Dance | Performing Arts | Visual Arts

Salt Lake City Library to be Transformed by the Performance Art Festival

Spectre at The Performance Art Festival, 2018. Photo by Winston Inoway.

The 7th annual Salt Lake City Performance Art Festival is fast approaching, and the festival’s founder, Kristina Lenzi, has curated 24 presenters whose works are appropriate for all ages, visually and conceptually interesting, and unrehearsed. Lenzi demands that “unrehearsed” remain an emphasized component and descriptor of these works. Unrehearsed, however, does not mean unplanned. Successful performance artists thoughtfully devise tasks, actions, and interactions that force themselves and their audiences to respond to the present moment. The resulting finished products are heavily shaped by decisions made in real-time as opposed to decisions made and honed in advance. Sometimes, performance artists can be as unaware of what to expect as their audiences and as Lenzi shares, “performance art is experimental … the risk of failure is always present.”

The main branch of the Salt Lake City Public Library will host this gathering of imaginative risk-takers, as it has every year since the festival’s inception. Lenzi finds the library to be the perfect venue for such an event because it’s an accessible community-oriented space with lots of curious passersby. Occupying the urban room, the auditorium, the fireplace, the stairwells, and several other spaces within the building, artists will engage audiences by questioning our existence and what we’ll leave behind (Marilyn Arsem’s “The Remains of Memory”); auctioning off newborn alien babies (Emma Wilson, Molly Mostert, and Natalie Allsup-Edwards’ “Shm00fi3zZ”); and reflecting upon the abominable conditions of the immigration camps at the Mexico/U.S. border (Jorge Rojas’ “cage”) to list only a few. Some works were created to respond directly to the building’s unique architecture, like Joseph Ravens’ “Defying Duality.” If the prospect of being a bystander to unrehearsed, experimental performance leaves you a little uneasy, fret not: Lenzi has graciously assigned each piece in the festival a “spotter” whose job is to inform and direct viewers, and keep everyone safe.

Alastair MacLennan at The Performance Art Festival, 2017. Photo by Winston Inoway.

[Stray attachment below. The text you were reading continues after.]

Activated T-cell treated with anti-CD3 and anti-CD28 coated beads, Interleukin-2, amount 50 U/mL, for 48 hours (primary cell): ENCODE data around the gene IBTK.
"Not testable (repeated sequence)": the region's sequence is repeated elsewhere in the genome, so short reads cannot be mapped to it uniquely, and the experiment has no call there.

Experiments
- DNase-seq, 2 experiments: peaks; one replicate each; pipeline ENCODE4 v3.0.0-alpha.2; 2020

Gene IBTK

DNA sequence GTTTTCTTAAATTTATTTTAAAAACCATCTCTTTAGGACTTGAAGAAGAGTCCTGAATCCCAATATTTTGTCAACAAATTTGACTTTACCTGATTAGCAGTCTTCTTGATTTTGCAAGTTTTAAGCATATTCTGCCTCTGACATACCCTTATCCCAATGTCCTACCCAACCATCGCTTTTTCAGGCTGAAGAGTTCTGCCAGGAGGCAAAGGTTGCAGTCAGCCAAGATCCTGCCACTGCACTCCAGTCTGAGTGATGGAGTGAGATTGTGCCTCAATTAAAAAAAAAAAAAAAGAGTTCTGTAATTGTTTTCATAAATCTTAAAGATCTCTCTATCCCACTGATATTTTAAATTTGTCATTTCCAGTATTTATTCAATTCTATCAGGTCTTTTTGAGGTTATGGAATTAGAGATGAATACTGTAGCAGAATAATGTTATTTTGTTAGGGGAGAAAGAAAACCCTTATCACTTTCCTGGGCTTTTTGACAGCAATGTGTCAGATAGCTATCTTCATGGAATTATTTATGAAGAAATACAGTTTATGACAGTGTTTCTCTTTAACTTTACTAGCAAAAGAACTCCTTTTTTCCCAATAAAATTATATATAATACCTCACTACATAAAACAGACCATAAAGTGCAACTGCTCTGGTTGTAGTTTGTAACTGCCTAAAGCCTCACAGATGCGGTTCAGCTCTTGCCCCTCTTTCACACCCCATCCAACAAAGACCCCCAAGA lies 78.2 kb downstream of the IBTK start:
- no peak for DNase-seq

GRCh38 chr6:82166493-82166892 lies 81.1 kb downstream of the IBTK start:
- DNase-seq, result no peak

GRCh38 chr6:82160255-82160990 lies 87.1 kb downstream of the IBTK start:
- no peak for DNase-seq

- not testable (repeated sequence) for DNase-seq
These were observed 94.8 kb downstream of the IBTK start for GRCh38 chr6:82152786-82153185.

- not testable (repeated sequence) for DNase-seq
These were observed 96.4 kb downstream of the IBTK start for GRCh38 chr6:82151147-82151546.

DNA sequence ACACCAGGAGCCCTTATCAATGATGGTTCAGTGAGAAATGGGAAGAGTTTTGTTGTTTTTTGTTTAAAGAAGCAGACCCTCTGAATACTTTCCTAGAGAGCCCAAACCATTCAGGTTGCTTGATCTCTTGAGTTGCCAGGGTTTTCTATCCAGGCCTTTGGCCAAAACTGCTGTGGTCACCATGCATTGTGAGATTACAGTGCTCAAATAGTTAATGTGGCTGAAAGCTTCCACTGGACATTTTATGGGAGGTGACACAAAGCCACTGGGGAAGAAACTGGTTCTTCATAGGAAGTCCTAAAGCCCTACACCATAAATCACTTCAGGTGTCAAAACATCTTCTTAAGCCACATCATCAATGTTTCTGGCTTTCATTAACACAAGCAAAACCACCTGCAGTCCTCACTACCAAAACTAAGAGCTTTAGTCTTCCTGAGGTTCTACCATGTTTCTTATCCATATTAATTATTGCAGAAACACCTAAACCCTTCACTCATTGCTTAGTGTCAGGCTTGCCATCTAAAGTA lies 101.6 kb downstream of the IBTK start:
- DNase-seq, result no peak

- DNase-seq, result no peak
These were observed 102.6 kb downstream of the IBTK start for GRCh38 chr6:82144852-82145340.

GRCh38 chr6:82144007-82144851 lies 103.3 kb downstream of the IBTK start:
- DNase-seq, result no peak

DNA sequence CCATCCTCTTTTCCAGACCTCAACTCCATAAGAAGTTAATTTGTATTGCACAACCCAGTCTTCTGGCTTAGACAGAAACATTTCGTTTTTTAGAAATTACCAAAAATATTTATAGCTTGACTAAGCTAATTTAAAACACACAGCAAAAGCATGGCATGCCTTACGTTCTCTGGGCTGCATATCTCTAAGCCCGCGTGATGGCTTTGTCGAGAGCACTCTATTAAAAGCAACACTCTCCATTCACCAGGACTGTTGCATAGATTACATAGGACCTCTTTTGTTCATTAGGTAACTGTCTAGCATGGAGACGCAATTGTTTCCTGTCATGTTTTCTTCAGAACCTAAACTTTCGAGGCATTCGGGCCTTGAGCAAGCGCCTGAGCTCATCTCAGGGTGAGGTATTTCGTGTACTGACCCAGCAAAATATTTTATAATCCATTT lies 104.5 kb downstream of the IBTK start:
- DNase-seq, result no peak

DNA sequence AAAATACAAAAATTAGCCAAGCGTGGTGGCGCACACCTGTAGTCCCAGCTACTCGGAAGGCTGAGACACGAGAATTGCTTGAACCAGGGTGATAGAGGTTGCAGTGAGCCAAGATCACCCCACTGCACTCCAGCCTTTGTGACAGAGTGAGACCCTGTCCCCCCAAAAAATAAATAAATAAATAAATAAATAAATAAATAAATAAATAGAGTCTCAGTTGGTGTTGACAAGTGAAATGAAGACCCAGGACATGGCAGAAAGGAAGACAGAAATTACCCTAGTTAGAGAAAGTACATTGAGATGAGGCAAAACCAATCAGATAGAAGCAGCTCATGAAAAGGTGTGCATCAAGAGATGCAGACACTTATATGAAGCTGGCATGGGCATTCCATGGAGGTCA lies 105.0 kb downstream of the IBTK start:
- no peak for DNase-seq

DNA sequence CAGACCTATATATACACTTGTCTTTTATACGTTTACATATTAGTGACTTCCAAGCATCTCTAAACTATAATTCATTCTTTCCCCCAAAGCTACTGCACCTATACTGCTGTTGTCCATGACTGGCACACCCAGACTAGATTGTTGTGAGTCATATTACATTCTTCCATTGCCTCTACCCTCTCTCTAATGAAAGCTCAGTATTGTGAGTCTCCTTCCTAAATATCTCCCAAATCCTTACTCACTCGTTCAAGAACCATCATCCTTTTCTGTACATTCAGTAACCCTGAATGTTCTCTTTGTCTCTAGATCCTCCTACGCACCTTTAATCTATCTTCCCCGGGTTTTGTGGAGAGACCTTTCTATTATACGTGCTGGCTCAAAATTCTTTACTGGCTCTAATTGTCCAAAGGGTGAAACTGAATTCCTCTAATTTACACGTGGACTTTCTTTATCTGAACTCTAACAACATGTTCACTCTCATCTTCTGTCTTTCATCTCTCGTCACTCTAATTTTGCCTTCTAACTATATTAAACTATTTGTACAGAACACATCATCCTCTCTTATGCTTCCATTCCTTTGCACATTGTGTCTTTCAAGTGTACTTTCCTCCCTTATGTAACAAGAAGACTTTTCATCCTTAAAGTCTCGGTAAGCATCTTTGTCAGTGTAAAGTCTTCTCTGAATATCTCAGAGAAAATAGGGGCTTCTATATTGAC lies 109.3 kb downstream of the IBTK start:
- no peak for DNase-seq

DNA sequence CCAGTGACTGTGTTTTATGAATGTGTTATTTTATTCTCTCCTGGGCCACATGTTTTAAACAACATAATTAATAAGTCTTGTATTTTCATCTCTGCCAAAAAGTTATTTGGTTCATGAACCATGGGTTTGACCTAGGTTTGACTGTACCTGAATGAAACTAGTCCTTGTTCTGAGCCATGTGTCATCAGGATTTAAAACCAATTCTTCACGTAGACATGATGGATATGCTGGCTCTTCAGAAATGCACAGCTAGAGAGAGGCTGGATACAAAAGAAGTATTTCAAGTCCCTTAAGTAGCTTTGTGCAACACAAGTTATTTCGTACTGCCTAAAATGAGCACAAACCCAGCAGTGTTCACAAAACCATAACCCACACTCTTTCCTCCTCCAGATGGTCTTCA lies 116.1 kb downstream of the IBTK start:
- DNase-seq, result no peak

Jeff Huckleberry at The Performance Art Festival, 2018. Photo by Winston Inoway.

Gustaf Broms at The Performance Art Festival, 2015. Photo by Winston Inoway.

Jorge Rojas at The Performance Art Festival, 2018. Photo by Winston Inoway.

Though the performance art scene in Salt Lake City is relatively small and underground, the city’s performance art festival is becoming a prestigious event. It is one of two performance art festivals in the country that pays the presenting artists, and its international profile attracts artists from around the world. This year’s traveling presenters include Chelsea Coons of Melbourne, Australia; Sinéad O’Donnell of Belfast, Northern Ireland; Rosalie Winard of New York City; Joseph Ravens of Chicago, Illinois; and Marilyn Arsem of Boston, Massachusetts. Many of the local artists have also exhibited works nationally and internationally, and include professors from the University of Utah and Weber State University, as well as University of Utah current students and alumni.

The festival takes place on Friday, October 4 from noon — 5:30 p.m. and on Saturday, October 5 from 9 a.m. — 4:30 p.m. It’s a packed schedule, but has been organized in such a way that you could see a few minutes of everything with a little advanced planning.

Kristina Lenzi at The Performance Art Festival, 2018. Photo by Winston Inoway.

This article is published in collaboration with loveDANCEmore.org.

Alexandra Barbier is a dance artist and performance maker. She is a Modern Dance MFA candidate at the University of Utah and has taught courses on creative process, queer performance art, and dance in culture.

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